Hang in there little guy! Poor Little Fish created by Yan Lu, was designed to help remind people of their daily consumption. Since water consumption is extremely hard for us to calculate on a daily basis, Poor Little Fish basin offers an emotional way to persuade consumers to think about saving water, by making consumption tangible.
There is a traditional shaped fish bowl in the Poor Little Fish basin. While using, the level of water in the bowl gradually falls (but does not actually drain out); it will go back to the same level once the water stops running. As well, the water from the tap is pure, as its pipeline does not connect to the bowl.
Looks like we’re not the only ones who appreciate a delicious cup of tea. Michelle Rabin, tea connoisseur and founder of T Ching, a blog dedicated to providing people with healthy and enjoyable lifestyle options, said: “My first glass of water was delicious, so I knew my tea would be more than happy swimming around in the pot. And boy was I right. I thought white tea, having the most subtle of flavor profiles, would be the best to assess the water quality and the harshest judge. The results were as I had expected – all tea – no unpleasant flavor or taste that didn’t belong.”
Thanks Michelle! We’re delighted that MAVEA can be a part of helping you and your readers sustain a healthier lifestyle.
Most Americans don’t think twice about their access to clean drinking water. Lets face it – we don’t have to. (Well, not yet at least) We take showers, brush our teeth, make pots of coffee and drink clean water flowing freely from our taps on a daily basis. But think about the 1 billion people in the world that do not have access to clean water. What do they do? Sadly, most women are forced into giving up their education to search for clean water for their family. And even when they may find it, poor sanitation can lead to diarrheal disease, one of the largest causes for child fatalities in the developing world. This video is a must-see for understanding the issue and putting the gravity of it into perspective. Watch below.
Tap Water – What I like with this initiative is the simplicity of the design and the message it communicates – “People – I drink tap water”. Plain and simple. Buying any single-use item has a negative impact on our environment. With Tap Water, one bottle is enough.
“I’ll take a glass of NYC’s finest tap water, hold the shrimp please.” Ugh, I can hear it now. Poor New York City and its notoriously delicious tap water has been all over the news lately. Hopefully the discovery of teeny, shrimp-like crustaceans called copepods found in their tap water supply hasn’t scared you into buying bottled water again. For all you know, they could be in their too!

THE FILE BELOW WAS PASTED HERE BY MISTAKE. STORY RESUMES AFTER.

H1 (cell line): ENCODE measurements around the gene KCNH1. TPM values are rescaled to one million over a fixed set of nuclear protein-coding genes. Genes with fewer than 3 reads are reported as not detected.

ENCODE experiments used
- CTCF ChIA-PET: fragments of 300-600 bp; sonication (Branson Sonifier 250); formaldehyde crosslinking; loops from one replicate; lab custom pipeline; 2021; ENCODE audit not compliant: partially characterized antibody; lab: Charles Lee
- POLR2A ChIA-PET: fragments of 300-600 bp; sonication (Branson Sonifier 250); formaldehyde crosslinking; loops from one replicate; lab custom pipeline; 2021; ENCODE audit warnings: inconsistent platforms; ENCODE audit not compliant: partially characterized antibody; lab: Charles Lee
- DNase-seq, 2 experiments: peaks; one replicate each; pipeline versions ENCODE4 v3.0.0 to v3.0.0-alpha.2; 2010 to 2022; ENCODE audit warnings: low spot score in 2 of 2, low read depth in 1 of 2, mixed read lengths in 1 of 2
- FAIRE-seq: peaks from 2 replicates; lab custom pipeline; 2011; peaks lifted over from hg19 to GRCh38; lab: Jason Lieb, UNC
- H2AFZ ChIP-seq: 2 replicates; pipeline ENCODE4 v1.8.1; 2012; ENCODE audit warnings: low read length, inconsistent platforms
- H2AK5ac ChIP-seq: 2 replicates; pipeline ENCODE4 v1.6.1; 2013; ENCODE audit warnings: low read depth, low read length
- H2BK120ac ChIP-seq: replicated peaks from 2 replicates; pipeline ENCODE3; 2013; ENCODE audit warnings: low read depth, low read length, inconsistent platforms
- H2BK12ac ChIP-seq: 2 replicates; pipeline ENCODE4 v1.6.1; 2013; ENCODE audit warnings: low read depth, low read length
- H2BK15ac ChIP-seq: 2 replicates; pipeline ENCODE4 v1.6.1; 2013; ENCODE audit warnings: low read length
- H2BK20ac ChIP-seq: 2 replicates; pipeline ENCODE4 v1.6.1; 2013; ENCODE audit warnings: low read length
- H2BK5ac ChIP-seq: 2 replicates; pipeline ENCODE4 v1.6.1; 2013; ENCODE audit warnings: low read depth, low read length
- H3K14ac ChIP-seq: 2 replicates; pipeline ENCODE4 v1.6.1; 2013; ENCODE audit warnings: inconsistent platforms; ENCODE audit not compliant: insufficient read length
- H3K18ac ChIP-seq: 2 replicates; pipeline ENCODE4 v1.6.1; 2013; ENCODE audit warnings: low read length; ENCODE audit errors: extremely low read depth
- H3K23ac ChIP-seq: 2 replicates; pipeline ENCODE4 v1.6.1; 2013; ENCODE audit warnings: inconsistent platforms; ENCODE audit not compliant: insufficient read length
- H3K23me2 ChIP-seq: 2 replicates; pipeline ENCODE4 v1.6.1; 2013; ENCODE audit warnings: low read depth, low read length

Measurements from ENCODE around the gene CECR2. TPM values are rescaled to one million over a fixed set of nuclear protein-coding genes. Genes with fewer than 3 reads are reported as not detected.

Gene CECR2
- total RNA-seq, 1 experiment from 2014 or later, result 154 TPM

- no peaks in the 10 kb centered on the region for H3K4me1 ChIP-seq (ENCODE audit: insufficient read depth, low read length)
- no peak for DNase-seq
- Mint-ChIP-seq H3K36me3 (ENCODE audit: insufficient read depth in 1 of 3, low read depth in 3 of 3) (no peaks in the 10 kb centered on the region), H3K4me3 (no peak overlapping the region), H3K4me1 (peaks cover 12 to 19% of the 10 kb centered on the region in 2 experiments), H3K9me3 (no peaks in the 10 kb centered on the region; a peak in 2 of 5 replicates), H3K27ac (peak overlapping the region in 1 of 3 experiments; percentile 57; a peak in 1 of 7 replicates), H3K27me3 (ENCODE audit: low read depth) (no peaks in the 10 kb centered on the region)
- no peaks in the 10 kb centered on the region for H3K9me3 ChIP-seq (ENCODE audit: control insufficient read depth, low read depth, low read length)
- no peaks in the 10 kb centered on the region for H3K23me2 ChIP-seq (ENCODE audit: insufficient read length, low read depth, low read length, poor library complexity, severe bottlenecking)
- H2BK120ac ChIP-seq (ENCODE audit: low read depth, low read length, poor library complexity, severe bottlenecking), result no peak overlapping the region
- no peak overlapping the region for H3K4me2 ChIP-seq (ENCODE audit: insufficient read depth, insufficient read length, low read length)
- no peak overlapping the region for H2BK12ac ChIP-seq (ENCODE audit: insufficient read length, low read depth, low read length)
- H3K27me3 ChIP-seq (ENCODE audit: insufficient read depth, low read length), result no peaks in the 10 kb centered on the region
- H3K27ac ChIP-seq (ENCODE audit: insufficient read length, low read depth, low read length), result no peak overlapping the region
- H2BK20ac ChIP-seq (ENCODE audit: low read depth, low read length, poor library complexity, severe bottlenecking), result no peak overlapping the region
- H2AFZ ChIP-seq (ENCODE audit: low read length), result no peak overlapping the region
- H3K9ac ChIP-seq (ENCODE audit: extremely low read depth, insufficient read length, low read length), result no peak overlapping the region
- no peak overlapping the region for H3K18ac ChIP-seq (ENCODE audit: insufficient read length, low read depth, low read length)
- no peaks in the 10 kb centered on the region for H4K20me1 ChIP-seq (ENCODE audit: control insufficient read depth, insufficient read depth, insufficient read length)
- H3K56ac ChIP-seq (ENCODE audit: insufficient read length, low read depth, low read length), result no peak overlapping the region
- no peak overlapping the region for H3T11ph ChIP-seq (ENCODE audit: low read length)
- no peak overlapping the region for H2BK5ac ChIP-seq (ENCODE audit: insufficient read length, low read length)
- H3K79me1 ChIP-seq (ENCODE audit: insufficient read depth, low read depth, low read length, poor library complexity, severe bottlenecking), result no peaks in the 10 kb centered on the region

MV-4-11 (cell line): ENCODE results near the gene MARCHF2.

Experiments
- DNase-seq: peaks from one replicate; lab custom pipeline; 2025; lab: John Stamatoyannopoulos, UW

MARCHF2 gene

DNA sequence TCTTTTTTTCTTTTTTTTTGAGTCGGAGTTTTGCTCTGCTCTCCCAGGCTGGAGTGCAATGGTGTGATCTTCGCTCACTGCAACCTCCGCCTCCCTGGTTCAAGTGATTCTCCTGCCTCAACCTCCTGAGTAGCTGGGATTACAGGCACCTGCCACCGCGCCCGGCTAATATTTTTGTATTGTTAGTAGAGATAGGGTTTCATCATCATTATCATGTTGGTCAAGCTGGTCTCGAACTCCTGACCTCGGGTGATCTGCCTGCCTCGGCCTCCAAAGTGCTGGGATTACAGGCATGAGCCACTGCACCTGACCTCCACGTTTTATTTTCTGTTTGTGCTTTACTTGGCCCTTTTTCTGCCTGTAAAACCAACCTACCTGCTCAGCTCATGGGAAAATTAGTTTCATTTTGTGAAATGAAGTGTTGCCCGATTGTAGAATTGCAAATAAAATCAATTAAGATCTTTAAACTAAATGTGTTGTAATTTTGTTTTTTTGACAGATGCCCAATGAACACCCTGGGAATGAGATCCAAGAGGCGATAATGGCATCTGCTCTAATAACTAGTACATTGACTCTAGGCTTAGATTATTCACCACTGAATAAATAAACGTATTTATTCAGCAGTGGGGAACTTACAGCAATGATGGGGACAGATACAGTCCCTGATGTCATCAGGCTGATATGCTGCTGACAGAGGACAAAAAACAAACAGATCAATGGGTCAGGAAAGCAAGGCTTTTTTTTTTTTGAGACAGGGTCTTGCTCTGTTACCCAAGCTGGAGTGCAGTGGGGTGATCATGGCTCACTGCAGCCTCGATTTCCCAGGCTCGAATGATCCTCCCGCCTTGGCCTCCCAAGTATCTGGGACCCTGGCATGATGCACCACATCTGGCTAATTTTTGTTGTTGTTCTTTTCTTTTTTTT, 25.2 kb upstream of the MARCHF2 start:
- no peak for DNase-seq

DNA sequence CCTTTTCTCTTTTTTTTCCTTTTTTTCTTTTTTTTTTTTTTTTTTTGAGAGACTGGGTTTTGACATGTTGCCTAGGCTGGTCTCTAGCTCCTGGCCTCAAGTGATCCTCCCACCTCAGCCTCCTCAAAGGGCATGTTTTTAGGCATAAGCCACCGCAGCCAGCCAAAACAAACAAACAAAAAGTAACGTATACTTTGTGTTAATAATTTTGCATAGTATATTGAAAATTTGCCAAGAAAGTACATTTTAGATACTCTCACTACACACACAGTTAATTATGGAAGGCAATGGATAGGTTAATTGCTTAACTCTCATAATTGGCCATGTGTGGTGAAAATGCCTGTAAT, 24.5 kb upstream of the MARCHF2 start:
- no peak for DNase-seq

Although these micro-crustaceans aren’t extremely harmful, they still represent the notion that we don’t always know what’s lurking in our drinking water. Using a water filtration system in your home is the best method to prevent this, while providing a piece of mind. I don’t know about you, but I like feeling confident that the water I’m drinking is not only a sustainable option, but clean and crustacean-free.
I cringe every time I hear BPA. If there’s anything Inspired Water readers should know, it’s how dangerous of a substance this is.
The chemical BPA (Bishenol A) is used in hard plastics and tin cans. Most commonly found in plastic water bottles, soup cans, and baby bottles. Scientists have linked the organic compound to a host of problems. Scientific American recently said, “In recent years dozens of scientists around the globe have linked BPA to myriad health effects in rodents: mammary and prostate cancer, genital defects in males, early onset of puberty in females, obesity, and even behavior problems such as attention-deficit hyperactivity disorder.”
But the ban on BPA is growing strong. Our neighbors to the north will be the first country to ban BPA entirely. Thank heavens for Canada officially declaring BPA a toxic substance! There’s no word on when the ban will take effect, but reportedly the North American chemical industry is furious with Environment Canada’s decision to abolish this nasty stuff. Let’s hope this puts pressure on the US to stand up against the chemical industry.
Until then, I recommend skipping the canned food aisle and single-use water bottles. Instead, buy fresh produce from local farmers’ markets and purchase a reusable stainless steel water bottle and refill it with tap water filtered through a BPA-Free water pitcher.